On short final. No chance to change course now.


He does not spear the fish on the dive but enters close enough to 'swim' with his wings to run down the sardine or anchovy, whatever is the catch of the day.

He does not spear the fish on the dive but enters close enough to ‘swim’ with his wings to run down the sardine or anchovy, whatever is the catch of the day.


Seas were big and wind was high. I hate sailing.

Seas were big and wind was high. I hate sailing.


Water temperature 15C, air temperature, 15C. Bring it on, baby.

Water temperature 15C, air temperature, 15C. Bring it on, baby.


Crepuscular rays. The sometimes go up and down.

Crepuscular rays. The sometimes go up and down.


Simons Town train coming, boss.

Simons Town train coming, boss.


Just so you know.

Just so you know.


Simons Town is blasted with wind 25 days out of 30. It is intolerable. I can stand the Canadian cold but the wind here (40 kts nothing unusual), even in a protected harbour, drives me bonkers.
Simons Town harbour on the Cape of Good Hope. I am there, somewhere.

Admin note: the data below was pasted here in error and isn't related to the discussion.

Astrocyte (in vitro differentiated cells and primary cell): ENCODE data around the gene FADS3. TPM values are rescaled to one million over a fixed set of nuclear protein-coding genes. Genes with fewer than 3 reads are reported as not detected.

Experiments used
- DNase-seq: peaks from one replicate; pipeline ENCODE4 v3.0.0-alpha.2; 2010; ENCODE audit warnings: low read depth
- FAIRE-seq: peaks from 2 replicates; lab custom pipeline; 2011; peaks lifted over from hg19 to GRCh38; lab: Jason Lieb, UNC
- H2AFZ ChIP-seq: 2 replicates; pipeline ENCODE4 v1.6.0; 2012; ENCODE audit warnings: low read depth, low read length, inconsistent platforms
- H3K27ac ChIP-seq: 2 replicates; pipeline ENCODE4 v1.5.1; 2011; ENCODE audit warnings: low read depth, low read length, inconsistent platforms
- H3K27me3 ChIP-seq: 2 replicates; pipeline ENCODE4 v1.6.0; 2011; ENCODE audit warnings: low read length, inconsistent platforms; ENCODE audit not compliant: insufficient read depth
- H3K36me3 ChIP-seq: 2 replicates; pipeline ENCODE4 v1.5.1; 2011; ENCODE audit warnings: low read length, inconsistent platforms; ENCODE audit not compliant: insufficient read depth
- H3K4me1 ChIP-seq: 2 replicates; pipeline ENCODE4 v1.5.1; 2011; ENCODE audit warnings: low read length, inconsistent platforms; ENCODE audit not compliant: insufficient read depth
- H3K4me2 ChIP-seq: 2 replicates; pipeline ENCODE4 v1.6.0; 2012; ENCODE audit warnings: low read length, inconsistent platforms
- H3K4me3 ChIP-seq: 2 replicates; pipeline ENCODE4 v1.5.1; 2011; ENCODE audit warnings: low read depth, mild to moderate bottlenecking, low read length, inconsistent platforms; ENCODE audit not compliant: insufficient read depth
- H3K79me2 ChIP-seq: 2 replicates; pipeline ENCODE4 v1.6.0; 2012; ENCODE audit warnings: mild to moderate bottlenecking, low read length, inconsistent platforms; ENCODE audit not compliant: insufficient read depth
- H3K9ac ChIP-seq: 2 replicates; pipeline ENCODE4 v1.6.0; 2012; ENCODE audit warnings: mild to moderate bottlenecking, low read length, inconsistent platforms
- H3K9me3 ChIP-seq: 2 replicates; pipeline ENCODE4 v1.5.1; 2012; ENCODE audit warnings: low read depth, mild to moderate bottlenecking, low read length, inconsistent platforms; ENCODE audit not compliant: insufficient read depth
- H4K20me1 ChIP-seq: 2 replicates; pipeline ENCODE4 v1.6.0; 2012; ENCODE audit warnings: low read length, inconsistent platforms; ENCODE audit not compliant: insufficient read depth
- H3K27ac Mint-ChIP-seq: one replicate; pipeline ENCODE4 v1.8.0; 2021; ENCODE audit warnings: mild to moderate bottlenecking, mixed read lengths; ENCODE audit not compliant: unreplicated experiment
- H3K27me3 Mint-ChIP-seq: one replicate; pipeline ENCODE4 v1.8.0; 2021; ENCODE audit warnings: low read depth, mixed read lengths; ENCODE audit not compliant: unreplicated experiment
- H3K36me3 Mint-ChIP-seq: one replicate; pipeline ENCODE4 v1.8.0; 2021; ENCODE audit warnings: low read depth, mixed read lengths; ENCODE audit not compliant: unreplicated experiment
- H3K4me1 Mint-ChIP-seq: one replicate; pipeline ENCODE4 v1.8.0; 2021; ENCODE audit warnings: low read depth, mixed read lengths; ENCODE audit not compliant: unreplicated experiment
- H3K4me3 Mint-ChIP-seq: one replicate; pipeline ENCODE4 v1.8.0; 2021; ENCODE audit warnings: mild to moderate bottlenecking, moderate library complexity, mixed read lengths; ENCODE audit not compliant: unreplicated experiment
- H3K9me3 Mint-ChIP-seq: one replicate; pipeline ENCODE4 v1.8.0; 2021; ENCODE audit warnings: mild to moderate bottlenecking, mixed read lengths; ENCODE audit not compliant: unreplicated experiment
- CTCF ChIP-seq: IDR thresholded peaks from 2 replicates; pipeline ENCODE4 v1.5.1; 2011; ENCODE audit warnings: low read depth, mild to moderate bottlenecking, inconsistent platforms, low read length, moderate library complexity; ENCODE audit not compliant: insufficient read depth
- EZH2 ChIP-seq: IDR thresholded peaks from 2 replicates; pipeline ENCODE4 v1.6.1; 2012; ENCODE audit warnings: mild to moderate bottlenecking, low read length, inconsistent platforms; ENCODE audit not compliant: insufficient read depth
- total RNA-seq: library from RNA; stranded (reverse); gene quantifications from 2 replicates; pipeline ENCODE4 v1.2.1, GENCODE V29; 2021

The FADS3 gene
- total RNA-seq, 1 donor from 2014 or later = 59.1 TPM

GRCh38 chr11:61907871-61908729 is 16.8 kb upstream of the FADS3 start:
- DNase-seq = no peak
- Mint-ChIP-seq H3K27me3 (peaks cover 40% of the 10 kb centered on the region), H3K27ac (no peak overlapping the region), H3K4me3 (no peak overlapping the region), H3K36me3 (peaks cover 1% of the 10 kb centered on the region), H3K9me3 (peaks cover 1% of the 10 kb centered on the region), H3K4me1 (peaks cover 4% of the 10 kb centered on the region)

Simons Town harbour on the Cape of Good Hope. I am there, somewhere.


Typical Simons Town winds in the summer. 40 kts+ Oy vey, already.

Typical Simons Town winds in the summer. 40 kts+ Oy vey, already.


The upper shore battery protecting Simons Town. Unused for decades. The Guns of Navarone, cape style.

The upper shore battery protecting Simons Town. Unused for decades. The Guns of Navarone, cape style.


Big barrel. Big guns. 3 in this pic.

Big barrel. Big guns. 3 in this pic.

But having a rental car gives a guy some freedom and I’ve been around the cape. Up Table Mountain, of course, into the wine country and today down the coast (east) to the paragliding sites in Wilderness. I did not fly but did kite my old glider, shaking out the Chilean dust and sand and making sure all is in good flying order. Met some locals and we have a coastal trip planned for tomorrow, 6:30 am. With luck it will be about 60 km but weather is nothing but chaos, as we know.
Went to Hout Bay on the Atlantic coast and saw a beached whale (Right whale, I think). There were 100 people trying to push it back into the ocean. I could not find the road to get close enough so just viewed from the mountain road. Maybe whales have strokes and lose their GPS? Maybe they just die and wash ashore. With the shore birds and seals, nothing will be wasted. The tide was going out and it was a lost cause. Darwinism at work.